- Use the P.S. to reiterate your request or offer an incentive.
There is no sure fire way to achieve the most successful appeal. However, below are some suggestions to increase the chances that your appeal will be opened and read.
1. Mailing List
Mail to your general members and list of supporters. This may not be the best time to mail to people who do not already have a connection to your organization. You may also want to exclude those who have recently made contributions.
2. Outside Envelope
Get recipients to open the envelope! Some groups have used a red envelope to draw attention to it, while others have placed intriguing messages on the envelope. Make the outside look as personal as possible, handwrite addresses, and use a bulk mail or first class stamp.
3. Return Envelope
Providing a return envelope makes it even easier for donors to send in their contributions. Some return envelopes are very sophisticated, while others are as simple as printing your address on a small envelope.
4. Response Form
The response form can be a coupon at the bottom of your letter, a small card or half letterhead sheet. Be sure to list all of the giving options you offer and include a place for donors’ contact information. You can even preprint their contact information, and ask respondents to correct it as needed. Be specific about how they can contribute (check, credit card, online), and about the information you need for payment. For checks, indicate who to make the check payable to, and for credit cards, provide fields for type of card, card number, name on card, signature, and expiration date.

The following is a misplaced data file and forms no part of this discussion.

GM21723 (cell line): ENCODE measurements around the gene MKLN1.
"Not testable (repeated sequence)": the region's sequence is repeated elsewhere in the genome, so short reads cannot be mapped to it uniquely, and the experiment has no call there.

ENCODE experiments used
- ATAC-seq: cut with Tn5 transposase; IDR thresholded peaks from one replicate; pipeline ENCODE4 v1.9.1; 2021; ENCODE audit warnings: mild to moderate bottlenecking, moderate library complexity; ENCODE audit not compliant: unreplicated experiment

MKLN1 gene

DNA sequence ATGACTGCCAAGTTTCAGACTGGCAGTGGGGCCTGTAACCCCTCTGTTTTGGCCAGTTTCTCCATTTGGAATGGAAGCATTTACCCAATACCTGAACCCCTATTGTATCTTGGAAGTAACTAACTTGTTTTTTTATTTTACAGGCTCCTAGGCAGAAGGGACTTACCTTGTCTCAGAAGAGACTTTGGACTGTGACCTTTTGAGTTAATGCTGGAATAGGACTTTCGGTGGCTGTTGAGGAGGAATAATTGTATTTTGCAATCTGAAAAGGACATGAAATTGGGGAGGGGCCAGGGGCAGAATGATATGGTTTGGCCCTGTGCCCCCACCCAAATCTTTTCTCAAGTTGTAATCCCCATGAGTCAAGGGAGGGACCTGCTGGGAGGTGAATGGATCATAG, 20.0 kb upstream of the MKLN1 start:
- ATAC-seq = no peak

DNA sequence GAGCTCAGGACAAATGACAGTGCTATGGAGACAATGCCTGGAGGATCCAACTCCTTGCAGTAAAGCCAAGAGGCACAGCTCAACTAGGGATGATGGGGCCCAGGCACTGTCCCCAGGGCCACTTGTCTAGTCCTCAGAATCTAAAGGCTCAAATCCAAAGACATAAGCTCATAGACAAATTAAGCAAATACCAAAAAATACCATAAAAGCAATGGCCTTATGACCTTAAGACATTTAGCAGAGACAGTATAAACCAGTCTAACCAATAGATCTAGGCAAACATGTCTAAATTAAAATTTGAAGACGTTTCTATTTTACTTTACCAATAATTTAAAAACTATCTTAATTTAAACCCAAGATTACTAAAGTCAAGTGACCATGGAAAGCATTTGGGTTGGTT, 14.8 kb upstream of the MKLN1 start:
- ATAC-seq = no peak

Decide which inserts, if any, will support the message of your appeal. Photos, press clippings, and/or a list of accomplishments are inserts to consider if they are relevant and add interest. Email For email appeals, be sure to put some thought into the subject line. Make it short, yet interesting. You can even test out a couple of different subjects to see which gets the best response. Your appeal may need to be shorter than in a hard copy letter, in order to keep readers’ attention. Include your message in the body of the email, not as an attachment. Be sure to include a link to your online donation page. Processing the Response Send a thank you note to each donor. This is essential to building a loyal group of donors. Consider sending personalized, handwritten, thank you notes when you can, especially for large donations.
Keep records and compare your results from year to year in order to improve your fundraising efforts. This can also provide information for your annual budget. Items to track include the appeal costs (envelopes, postage, paper, staff time, etc.), the money received, the response rate (number mailed divided by number of respondents), the average gift, mailing date, and materials mailed. For email appeals, most e-newsletter programs can track the number of emails sent, the number of emailed opened, and the number of clicks on any links provided. Analyze what worked well and what you can improve on for next year’s efforts.
If you feel uncomfortable about sending out a letter, try a holiday card. Just be sure to include a way for recipients to donate. When ordering materials, make sure the letter and inserts fit in the envelope and that colors coordinate. The packaging and mailing of an appeal should not be overwhelming even for the smallest of groups. Host a mailing party and have fun by providing food, drinks and even music. When sending an appeal to members, be sure to clarify that any appeal donation is above and beyond their regular membership.
Grassroots Fundraising Journal, is a bimonthly magazine to help nonprofits raise funds. Their website also provides a Q&A column and articles on basic fundraising approaches. River Advocates Fundraising Guide, from River Network, is an online guide for river and watershed groups. River Network also provides an online library with information on writing appeal letters. Charitable Contributions: Substantiation and Disclosure Requirements, a publication from the IRS, details any requirements for acknowledging large donations and in-kind services.Click here to return to the Fundraising Resources Page